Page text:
Bo Thide of the Swedish Institute of Space Physics and a team of colleagues in Italy recently demonstrated the encoding of data using the orbital angular momentum of light, sending two beams made of different OAM states across a canal in Venice. Casanova would have been delighted.
Radio spectrum policy groups should be delighted too. The two beams were in fact incoherent radio waves, with the same frequency, but with different OAM states. With the airwaves getting crowded, this could be the next big thing.
Or is it?
Futurology and futurism are only a couple of centuries old. Why? Because that’s when the first uncomfortable socio-economic shift occurred. Agrarian to industrial doesn’t really sit comfortably with human nature.
Attempting to predict the future is risky business. As someone pointed out:
I think the most telling technology in Blade Runner is the telephone. The flying cars landed to use payphones, no sign of a mobile anywhere from memory.
Chris Busby, Crawley, UK
On 17th April, the NASA space shuttle Discovery, piggy-backing on a modified Boeing 747, made a low flypast over the National Mall in Washington DC. The world’s media were gathered to record the event. Live footage was broadcast by the global news networks, including one shot where the shuttle is circling the Washington Monument. That shot captured the poignancy of the event, a silent valedictory as the veteran space shuttle headed to its final resting place at the Smithsonian Air and Space Museum.
The shuttle programme ended in 2011. NASA no longer flies manned missions, the return to the Moon and the Mars missions are on hold, and the International Space Station programme is hanging by a thread. After the giant leap, mankind seemed to have moonwalked away from it all.
Until 22nd May, when SpaceX‘s Falcon 9 rocket carried the unmanned Dragon capsule into space, marking the first time a private company has sent a spacecraft to the International Space Station. This was hailed as the dawn of a new golden age of space exploration, with more affordable, more frequent missions.
But is this really space exploration? More importantly, can private enterprise do space science?
Perhaps it would make more sense to ask whether it should. The aim of any company is to generate profit within a foreseeable timeframe. Governments, on the other hand, can fund scientific research for its own sake, with no certainty of economic profit. Industry is then free to pick the fruits of scientific research if it so wishes.
The story of the decline of space science mirrors that of many other fundamental physical sciences. At the heart it of are misguided funding policies, the result of a confusion between scientific research and R&D.
There is a distinction between scientists and engineers, between biologists and bio-science entrepreneurs, between mathematicians and software engineers. Governments often blur this distinction and bow to the pressures of the strongest lobby, that of private enterprise. And real science is squeezed out of the picture.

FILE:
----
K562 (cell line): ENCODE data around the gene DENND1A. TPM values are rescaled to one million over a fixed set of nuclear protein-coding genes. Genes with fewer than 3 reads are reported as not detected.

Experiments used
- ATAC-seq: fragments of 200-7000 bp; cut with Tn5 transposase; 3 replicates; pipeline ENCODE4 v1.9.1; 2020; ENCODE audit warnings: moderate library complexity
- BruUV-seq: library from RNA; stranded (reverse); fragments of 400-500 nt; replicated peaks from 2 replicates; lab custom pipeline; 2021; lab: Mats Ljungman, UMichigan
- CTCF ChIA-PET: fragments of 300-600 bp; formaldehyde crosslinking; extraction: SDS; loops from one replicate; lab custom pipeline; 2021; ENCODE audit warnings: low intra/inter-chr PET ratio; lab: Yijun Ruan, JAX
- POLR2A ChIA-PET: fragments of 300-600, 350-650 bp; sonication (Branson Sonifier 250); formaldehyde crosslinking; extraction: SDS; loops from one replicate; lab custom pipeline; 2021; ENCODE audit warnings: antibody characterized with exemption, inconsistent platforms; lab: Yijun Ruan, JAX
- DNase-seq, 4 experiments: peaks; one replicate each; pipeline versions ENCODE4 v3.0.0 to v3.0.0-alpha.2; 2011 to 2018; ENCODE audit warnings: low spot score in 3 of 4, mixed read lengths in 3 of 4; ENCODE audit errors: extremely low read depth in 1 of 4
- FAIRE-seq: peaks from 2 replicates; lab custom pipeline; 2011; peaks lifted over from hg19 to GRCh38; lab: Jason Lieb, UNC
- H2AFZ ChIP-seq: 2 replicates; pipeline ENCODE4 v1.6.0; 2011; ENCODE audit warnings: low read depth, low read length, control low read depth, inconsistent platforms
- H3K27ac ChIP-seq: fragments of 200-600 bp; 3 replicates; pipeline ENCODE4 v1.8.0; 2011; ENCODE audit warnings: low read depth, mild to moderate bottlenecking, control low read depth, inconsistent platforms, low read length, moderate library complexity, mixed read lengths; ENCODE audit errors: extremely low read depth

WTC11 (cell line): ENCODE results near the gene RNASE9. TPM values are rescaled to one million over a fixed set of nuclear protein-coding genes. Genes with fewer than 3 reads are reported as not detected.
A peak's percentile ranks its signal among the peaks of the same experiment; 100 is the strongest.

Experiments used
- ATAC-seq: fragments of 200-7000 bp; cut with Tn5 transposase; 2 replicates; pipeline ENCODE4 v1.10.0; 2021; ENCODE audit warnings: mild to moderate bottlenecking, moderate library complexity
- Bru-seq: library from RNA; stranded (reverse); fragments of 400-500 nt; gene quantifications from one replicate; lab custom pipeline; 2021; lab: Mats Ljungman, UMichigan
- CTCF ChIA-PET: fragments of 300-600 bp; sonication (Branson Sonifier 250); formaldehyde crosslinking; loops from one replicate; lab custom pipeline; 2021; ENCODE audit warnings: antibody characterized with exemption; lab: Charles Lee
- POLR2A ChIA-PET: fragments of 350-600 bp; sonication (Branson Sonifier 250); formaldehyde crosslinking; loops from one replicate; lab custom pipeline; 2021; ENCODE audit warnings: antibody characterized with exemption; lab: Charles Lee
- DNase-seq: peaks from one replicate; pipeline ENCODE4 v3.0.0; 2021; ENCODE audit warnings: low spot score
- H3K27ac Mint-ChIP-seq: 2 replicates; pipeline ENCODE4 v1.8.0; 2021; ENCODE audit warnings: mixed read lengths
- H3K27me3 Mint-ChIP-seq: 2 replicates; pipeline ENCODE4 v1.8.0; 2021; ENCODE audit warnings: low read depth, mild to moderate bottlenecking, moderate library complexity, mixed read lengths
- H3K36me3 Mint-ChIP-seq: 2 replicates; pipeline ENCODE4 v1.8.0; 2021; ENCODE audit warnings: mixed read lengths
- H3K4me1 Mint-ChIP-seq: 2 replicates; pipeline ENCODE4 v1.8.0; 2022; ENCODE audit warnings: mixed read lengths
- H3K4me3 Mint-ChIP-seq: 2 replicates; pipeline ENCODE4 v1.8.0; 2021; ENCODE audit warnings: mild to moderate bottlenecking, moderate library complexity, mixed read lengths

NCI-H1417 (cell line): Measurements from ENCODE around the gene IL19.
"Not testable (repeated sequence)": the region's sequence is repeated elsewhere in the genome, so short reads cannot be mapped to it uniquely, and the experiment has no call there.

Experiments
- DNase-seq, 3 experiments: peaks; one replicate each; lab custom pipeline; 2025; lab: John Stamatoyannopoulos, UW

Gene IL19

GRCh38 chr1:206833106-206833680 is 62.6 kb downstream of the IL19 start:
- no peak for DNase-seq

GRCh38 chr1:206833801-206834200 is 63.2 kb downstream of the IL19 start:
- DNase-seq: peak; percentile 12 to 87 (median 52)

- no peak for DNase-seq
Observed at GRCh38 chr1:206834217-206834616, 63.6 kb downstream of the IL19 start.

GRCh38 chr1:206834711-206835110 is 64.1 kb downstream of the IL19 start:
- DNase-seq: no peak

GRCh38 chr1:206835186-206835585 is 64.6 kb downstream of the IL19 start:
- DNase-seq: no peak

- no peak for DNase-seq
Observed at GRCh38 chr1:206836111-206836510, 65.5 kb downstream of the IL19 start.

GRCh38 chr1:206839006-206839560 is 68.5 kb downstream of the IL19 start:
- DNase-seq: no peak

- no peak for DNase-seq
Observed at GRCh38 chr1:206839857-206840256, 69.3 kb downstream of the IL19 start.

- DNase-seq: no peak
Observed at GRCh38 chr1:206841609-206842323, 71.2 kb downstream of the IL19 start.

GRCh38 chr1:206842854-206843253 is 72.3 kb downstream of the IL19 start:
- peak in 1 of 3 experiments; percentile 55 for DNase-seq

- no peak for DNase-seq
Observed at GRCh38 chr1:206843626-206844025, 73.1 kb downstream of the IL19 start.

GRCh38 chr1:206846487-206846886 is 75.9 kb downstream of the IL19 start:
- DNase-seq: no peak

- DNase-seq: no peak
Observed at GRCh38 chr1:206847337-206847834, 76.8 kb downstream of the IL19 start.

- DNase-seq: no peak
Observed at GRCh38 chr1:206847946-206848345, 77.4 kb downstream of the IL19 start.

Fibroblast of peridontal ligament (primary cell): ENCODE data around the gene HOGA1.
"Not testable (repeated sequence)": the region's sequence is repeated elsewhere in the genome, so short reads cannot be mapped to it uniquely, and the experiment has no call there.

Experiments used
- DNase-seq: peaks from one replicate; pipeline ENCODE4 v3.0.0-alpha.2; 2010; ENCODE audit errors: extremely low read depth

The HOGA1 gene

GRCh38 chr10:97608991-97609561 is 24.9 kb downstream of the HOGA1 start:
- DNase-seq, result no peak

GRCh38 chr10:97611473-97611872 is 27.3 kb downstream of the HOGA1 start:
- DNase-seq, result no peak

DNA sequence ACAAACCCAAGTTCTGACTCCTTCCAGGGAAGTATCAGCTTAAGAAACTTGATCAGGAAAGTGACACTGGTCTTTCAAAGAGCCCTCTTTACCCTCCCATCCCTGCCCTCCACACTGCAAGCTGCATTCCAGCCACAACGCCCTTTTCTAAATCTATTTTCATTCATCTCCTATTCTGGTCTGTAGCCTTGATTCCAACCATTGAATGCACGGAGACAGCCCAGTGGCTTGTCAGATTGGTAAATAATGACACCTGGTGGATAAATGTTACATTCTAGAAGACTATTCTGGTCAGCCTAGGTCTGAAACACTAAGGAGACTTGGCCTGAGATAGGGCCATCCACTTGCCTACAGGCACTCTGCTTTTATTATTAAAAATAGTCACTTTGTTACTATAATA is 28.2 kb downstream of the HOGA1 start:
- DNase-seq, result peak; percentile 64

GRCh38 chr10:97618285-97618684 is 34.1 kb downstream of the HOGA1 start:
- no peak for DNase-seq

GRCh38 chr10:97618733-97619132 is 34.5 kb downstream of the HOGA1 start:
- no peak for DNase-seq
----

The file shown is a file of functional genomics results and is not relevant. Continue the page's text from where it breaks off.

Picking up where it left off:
Scientists are great visionaries. But they are not entrepreneurs. And they make lousy lobbyists.
Left to their own devices, scientists will struggle for funds. They will likely sell themselves out to any bidder, invariably private enterprise, which will then proceed to harness their skills not in science, but in R&D, creating new products for the market.
SpaceX will not carry out any scientific research, because its bottom line is immediate profit. It’s not as if its status has made it more open, either. Much as it tries to present itself as a private entity, it is intimately tied to the U.S. Government, and must “conform to U.S. Government space technology export regulations”. The upshot? It only hires U.S. citizens.
So much for private space.
There is a way out of this. Governments should finance fundamental research. Industrial R&D should be financed by private enterprise.
By all means appoint non-scientists to manage scientists. Some of the greatest advances in science came about in this way. The Manhattan project was headed by a general – Leslie Richard Groves, Jr. – not a scientist. Hubble‘s successor, the James Webb Space Telescope, bears the name of a NASA administrator.
But these administrators made sure funding was not frittered away on short-term, high-visibility market product development projects.
By definition, science operates at the boundaries of knowledge, where uncertainty is the order of the day and the usefulness of new results is not measured in jobs created or contributions to GDP.
The Knowledge Economy so often touted by governments means that knowledge is a measure of prosperity in itself, not just through the revenue it generates.
Perhaps some forward-looking companies like SpaceX will come round to this point of view and beat government agencies at their own game by hiring scientists and academics to do science. That will be a giant leap indeed. Until then, a privately-run delivery service in space is all we can hope for. Excellent, but not enough.